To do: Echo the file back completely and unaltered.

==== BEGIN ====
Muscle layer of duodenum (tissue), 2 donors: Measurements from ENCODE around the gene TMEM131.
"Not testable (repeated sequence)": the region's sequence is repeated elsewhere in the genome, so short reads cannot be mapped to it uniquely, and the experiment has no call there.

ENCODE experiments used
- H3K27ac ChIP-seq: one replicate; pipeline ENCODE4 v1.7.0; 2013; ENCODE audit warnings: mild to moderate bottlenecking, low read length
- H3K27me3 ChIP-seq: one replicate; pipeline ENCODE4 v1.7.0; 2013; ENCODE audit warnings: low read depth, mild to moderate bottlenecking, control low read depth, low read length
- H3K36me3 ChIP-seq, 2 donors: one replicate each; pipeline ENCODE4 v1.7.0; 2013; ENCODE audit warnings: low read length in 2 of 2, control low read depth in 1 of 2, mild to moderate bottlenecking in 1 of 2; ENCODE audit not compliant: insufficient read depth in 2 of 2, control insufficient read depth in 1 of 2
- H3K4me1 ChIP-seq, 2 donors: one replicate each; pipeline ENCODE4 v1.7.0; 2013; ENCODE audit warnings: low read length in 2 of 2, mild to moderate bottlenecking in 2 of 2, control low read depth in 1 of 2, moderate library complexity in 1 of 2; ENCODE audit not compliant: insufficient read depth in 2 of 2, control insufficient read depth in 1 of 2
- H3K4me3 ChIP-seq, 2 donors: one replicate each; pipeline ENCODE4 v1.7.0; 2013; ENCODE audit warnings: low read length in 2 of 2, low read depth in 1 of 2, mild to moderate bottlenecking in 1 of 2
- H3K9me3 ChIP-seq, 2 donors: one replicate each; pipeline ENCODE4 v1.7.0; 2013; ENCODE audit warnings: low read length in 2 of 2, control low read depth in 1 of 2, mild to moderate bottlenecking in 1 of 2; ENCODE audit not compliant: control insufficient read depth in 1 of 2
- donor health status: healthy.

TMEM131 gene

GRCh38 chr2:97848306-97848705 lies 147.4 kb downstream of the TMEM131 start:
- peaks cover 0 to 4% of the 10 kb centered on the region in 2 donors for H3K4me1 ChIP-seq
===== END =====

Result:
Muscle layer of duodenum (tissue), 2 donors: Measurements from ENCODE around the gene TMEM131.
"Not testable (repeated sequence)": the region's sequence is repeated elsewhere in the genome, so short reads cannot be mapped to it uniquely, and the experiment has no call there.

ENCODE experiments used
- H3K27ac ChIP-seq: one replicate; pipeline ENCODE4 v1.7.0; 2013; ENCODE audit warnings: mild to moderate bottlenecking, low read length
- H3K27me3 ChIP-seq: one replicate; pipeline ENCODE4 v1.7.0; 2013; ENCODE audit warnings: low read depth, mild to moderate bottlenecking, control low read depth, low read length
- H3K36me3 ChIP-seq, 2 donors: one replicate each; pipeline ENCODE4 v1.7.0; 2013; ENCODE audit warnings: low read length in 2 of 2, control low read depth in 1 of 2, mild to moderate bottlenecking in 1 of 2; ENCODE audit not compliant: insufficient read depth in 2 of 2, control insufficient read depth in 1 of 2
- H3K4me1 ChIP-seq, 2 donors: one replicate each; pipeline ENCODE4 v1.7.0; 2013; ENCODE audit warnings: low read length in 2 of 2, mild to moderate bottlenecking in 2 of 2, control low read depth in 1 of 2, moderate library complexity in 1 of 2; ENCODE audit not compliant: insufficient read depth in 2 of 2, control insufficient read depth in 1 of 2
- H3K4me3 ChIP-seq, 2 donors: one replicate each; pipeline ENCODE4 v1.7.0; 2013; ENCODE audit warnings: low read length in 2 of 2, low read depth in 1 of 2, mild to moderate bottlenecking in 1 of 2
- H3K9me3 ChIP-seq, 2 donors: one replicate each; pipeline ENCODE4 v1.7.0; 2013; ENCODE audit warnings: low read length in 2 of 2, control low read depth in 1 of 2, mild to moderate bottlenecking in 1 of 2; ENCODE audit not compliant: control insufficient read depth in 1 of 2
- donor health status: healthy.

TMEM131 gene

GRCh38 chr2:97848306-97848705 lies 147.4 kb downstream of the TMEM131 start:
- peaks cover 0 to 4% of the 10 kb centered on the region in 2 donors for H3K4me1 ChIP-seq